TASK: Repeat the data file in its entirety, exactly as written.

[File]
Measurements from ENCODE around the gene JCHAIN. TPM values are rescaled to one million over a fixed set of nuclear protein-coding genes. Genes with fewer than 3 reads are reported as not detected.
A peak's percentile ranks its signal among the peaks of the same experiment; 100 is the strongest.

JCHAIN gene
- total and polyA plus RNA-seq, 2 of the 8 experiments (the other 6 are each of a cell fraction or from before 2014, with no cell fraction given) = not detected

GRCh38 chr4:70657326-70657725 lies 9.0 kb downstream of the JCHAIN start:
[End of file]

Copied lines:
Measurements from ENCODE around the gene JCHAIN. TPM values are rescaled to one million over a fixed set of nuclear protein-coding genes. Genes with fewer than 3 reads are reported as not detected.
A peak's percentile ranks its signal among the peaks of the same experiment; 100 is the strongest.

JCHAIN gene
- total and polyA plus RNA-seq, 2 of the 8 experiments (the other 6 are each of a cell fraction or from before 2014, with no cell fraction given) = not detected

GRCh38 chr4:70657326-70657725 lies 9.0 kb downstream of the JCHAIN start: